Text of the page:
In a way, I am happy for David, Julia's sister and all others with 2/3 grade tumors, because you loved ones get better chances. But hey, even we are doing fine after 7 months. My husband's KPS is still 100, can you believe it!

Please keep us posted. All the best to all !
-- Jane

I_Promise's picture
I_Promise
Posts: 208
Joined: Aug 2011

Dear all,

Jane, I always read your post because I I know how much you have read about clinical trials. Please continue to post your information and how your husband is doing. I want him to do stellar and beat this monster.

Cindy, please continue to post; your love and courage never fails David. I am with you in spirit. I want David to recover some strength, and he will. I am glad that he feels that he can be honest with you and tell you his fears and state of mind. His tumor is shrinking. The infection will resolve. He will get some muscle mass back. He was an athlete.

And to all, regarding clinical trials it is tough, yes, but I do believe there is more than one way to kill cancer; some are more effective; some have more side effect. An NO at Hopkins once told me: you can only take the best decision with the information that you have at that time.
Yes the phase 1 are all about toxicity and safety; but at least the clinical trials exist. At least we have some treatment options. And I want my sister to be as healthy as possible for such a trial.

I remember talking to my sister with a stern voice telling her to go outside and jog. Yes, she was weak from the chemo, the keppra, the radiation, the surgeries, some depression?, but I did not care. I pushed her to do something. Walk to the post office. Get out of bed and go to the coffee shop. You would think she would hate me talking to her like that. But no, she would listen, cry a bit, and then put her shoes on. Now we are over the hump. She is hardly home now, busy with her life.

I think that in terms of numbers, most of the trials are for recurrent GBM, then it is for GBM, then recurrent disease gliomas, then newly diagnosed anaplastic gliomas, then a few for newly diagnosed grade 2. So from the worse prognosis to the best. So Cindy to answer your question, there are more clinical trial for recurrent disease then newly diagnosed.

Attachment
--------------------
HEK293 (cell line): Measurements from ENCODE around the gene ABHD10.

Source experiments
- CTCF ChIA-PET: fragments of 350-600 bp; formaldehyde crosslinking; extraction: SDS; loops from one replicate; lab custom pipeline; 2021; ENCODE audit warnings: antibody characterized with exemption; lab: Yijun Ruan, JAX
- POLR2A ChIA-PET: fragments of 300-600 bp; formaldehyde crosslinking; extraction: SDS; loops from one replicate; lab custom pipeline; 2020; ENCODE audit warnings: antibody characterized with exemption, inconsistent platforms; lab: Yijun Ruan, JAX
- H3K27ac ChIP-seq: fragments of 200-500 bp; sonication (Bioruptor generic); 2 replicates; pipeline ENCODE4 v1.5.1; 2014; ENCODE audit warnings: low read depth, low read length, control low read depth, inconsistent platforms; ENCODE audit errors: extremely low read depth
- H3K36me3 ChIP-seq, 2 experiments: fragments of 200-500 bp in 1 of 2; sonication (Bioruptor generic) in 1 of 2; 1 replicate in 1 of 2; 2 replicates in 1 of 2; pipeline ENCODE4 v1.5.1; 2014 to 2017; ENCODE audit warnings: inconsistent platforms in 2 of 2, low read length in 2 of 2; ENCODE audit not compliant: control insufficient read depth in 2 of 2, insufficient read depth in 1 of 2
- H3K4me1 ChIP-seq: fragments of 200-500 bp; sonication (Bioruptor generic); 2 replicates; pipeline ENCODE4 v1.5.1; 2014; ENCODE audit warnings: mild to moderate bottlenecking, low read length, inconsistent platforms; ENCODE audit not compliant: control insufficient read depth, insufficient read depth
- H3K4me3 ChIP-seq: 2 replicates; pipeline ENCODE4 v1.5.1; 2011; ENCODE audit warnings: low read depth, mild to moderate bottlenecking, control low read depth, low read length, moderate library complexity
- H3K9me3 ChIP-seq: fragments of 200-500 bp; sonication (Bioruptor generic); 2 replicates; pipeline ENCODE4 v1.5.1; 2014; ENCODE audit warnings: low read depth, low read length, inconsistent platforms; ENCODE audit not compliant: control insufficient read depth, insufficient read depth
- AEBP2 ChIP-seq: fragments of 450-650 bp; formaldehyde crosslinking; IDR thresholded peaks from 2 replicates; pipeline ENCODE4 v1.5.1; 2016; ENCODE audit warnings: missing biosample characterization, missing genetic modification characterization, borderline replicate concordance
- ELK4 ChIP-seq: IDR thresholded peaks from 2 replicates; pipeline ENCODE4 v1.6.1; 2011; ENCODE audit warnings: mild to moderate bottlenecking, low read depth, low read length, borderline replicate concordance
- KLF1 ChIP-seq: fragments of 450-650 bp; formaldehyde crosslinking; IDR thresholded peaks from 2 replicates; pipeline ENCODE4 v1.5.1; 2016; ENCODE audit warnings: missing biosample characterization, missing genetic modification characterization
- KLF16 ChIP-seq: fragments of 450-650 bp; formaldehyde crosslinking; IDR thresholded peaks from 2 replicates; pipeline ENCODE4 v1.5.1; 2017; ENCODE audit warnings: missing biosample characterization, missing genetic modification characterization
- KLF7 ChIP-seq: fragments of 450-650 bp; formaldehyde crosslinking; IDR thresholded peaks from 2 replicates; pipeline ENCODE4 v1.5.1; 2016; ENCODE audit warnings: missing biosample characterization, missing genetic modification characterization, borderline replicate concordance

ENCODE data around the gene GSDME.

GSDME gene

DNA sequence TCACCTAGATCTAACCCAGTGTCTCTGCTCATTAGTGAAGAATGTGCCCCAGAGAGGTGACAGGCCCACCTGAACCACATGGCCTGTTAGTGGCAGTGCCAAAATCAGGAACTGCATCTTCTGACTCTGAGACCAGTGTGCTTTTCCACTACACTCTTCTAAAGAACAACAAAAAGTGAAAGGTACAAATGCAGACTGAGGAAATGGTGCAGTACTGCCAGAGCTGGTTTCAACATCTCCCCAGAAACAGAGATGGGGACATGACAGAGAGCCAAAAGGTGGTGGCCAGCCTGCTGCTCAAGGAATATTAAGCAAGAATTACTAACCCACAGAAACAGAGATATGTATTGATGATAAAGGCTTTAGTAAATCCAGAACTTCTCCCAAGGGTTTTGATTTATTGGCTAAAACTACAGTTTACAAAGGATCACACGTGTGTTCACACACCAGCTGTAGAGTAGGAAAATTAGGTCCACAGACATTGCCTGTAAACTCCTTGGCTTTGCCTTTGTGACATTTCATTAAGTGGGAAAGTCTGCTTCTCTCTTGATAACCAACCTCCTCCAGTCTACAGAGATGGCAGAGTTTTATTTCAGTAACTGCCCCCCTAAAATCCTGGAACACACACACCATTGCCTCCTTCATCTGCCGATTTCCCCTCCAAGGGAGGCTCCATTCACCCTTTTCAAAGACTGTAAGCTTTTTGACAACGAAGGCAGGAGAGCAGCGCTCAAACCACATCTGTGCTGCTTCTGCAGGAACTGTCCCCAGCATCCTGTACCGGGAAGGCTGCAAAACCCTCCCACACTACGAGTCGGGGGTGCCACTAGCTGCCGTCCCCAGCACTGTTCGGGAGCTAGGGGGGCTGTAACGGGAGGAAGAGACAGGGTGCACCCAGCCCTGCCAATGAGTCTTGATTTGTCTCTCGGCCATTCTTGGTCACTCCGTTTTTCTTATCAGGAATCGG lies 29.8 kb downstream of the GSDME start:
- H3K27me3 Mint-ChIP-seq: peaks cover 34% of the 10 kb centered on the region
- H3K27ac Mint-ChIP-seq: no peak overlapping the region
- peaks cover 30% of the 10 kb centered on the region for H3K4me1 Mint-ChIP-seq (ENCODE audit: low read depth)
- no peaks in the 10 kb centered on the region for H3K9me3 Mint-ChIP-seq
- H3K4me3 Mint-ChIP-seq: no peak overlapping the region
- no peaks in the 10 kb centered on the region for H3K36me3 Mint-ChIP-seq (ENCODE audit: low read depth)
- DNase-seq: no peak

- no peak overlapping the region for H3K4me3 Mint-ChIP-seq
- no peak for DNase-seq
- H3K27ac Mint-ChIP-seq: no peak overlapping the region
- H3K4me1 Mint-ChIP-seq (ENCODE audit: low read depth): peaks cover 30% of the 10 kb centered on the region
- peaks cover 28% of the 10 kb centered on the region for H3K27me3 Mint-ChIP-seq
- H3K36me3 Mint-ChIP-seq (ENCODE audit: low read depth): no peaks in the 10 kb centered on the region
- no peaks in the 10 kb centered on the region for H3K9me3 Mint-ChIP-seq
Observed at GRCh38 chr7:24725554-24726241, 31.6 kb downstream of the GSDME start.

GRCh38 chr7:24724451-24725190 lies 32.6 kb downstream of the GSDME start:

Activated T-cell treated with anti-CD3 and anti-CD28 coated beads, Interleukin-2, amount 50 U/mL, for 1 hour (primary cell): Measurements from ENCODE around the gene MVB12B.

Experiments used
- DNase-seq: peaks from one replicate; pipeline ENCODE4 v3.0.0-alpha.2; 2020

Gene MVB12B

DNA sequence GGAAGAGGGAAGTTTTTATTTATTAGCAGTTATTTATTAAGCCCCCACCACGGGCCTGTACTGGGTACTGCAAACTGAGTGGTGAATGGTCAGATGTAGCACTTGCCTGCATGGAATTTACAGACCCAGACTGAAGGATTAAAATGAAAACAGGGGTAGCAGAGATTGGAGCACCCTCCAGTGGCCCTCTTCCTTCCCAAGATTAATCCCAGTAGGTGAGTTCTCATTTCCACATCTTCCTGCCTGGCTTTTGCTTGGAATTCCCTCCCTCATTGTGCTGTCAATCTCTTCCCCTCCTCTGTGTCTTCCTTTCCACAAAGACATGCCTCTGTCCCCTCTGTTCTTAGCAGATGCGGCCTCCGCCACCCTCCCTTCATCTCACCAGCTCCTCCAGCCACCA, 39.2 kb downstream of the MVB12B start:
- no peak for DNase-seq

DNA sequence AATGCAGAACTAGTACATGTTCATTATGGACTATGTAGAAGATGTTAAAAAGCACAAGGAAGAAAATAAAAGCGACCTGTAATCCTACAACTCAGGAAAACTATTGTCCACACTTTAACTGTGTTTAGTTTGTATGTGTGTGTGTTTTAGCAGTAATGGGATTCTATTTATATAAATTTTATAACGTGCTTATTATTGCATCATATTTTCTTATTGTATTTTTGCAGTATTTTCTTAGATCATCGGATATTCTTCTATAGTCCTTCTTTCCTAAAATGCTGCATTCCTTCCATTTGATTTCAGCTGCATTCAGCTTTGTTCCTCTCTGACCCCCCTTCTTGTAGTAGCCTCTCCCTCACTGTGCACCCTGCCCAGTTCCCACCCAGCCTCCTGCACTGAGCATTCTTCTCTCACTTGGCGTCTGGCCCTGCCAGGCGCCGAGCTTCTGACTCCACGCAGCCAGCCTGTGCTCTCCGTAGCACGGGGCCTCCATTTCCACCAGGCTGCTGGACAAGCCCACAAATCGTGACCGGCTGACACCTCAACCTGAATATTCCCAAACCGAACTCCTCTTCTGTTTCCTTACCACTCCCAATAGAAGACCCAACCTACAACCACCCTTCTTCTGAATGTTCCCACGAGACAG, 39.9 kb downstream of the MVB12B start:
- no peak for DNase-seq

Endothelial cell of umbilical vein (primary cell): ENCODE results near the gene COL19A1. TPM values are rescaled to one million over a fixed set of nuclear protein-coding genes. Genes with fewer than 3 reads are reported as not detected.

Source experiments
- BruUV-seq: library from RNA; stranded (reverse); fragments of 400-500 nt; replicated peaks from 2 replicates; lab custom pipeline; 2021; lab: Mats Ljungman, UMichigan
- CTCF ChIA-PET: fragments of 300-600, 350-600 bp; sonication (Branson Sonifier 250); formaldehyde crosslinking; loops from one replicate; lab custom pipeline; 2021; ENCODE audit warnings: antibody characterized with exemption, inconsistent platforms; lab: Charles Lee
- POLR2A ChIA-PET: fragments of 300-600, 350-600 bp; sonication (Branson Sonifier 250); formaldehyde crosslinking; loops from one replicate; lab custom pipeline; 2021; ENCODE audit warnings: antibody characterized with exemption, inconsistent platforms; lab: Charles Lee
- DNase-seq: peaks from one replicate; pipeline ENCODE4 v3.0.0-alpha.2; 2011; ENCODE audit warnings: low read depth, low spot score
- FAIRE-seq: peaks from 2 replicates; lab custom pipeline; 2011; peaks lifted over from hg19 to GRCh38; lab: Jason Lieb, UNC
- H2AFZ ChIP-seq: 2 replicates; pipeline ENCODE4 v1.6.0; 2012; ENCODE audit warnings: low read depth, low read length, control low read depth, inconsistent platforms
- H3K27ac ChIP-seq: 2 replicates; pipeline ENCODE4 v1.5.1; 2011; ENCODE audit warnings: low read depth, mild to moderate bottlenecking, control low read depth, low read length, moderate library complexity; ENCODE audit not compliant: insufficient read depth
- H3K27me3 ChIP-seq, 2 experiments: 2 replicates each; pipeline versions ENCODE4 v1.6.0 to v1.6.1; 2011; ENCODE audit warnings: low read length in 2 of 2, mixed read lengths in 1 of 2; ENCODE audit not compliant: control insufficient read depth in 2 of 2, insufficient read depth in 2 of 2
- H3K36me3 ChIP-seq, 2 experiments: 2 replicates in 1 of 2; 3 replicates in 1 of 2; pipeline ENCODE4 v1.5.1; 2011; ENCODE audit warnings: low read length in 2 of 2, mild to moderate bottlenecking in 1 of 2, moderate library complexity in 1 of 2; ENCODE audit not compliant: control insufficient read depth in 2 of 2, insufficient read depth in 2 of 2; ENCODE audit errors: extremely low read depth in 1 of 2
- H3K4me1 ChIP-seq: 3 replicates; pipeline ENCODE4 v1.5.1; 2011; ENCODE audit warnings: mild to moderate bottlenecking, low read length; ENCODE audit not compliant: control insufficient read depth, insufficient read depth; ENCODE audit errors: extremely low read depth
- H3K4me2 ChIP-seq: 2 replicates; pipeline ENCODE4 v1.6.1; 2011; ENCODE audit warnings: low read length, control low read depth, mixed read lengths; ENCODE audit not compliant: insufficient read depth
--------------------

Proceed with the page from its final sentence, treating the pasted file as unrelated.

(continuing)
I have heard also that vaccine and oncolytic viruses are in infancy. I asked twice about the vaccine while my sister was being evaluated at Hopkins. I even talked about it to an ex-boyfriend who was now a neurosurgeon in LA. But then when I did my own research, I learned that Dr. Linda Liau (and a few others) was offering a tumor vaccine from the patient's own tumor. The surgery had to be done at the facility where the vaccine was offered. I deeply regret to having my sister part of this vaccine. Does it work? We don't know. Does the current treatment work? No of course not. We all know the odds. So my feeling is yes, vaccines and oncolytics are still in infancy but they are the window to a real cure.

I made my sister cry the other day and I felt awful. I was debating whether or not to test her tumor for a certain antigen. There is not a lot of her tumor block left at Hopkins. What if something better comes along and we can't test for it? And even if she is positive for this antigen, would we want her to be part of a clinical trial phase 1? She would have to stop all chemo agents to be part of this study. Is it worth it? Is is safe? I was having an internal debate and I wanted to talk to her about it. So I met her out at her favorite coffee shop.

"I saw your tumor like a horrible big spider, " I said next to her, "and through surgery and radiation we got it down to just miniscule baby spiders -"

"What do you mean baby spiders? My scans are clean" she interrupts me

"I mean at the microscopic level. You can't get rid of a glioma with only surgery and radiation. It has tentacules. Why take chemo then? You know that -"

I interrupt myself because now she is crying. I take a deep breath:

"I always will believe that you are going to live a long long life. We did everything that we could to put the tumor in a dormant state. But we don't have a cure yet. This is why we are looking into clinical trial; your clinical trial actually, you are the one who found that one."

She smiles a bit. We walk home. I felt regret. I should not have robbed her of her illusions.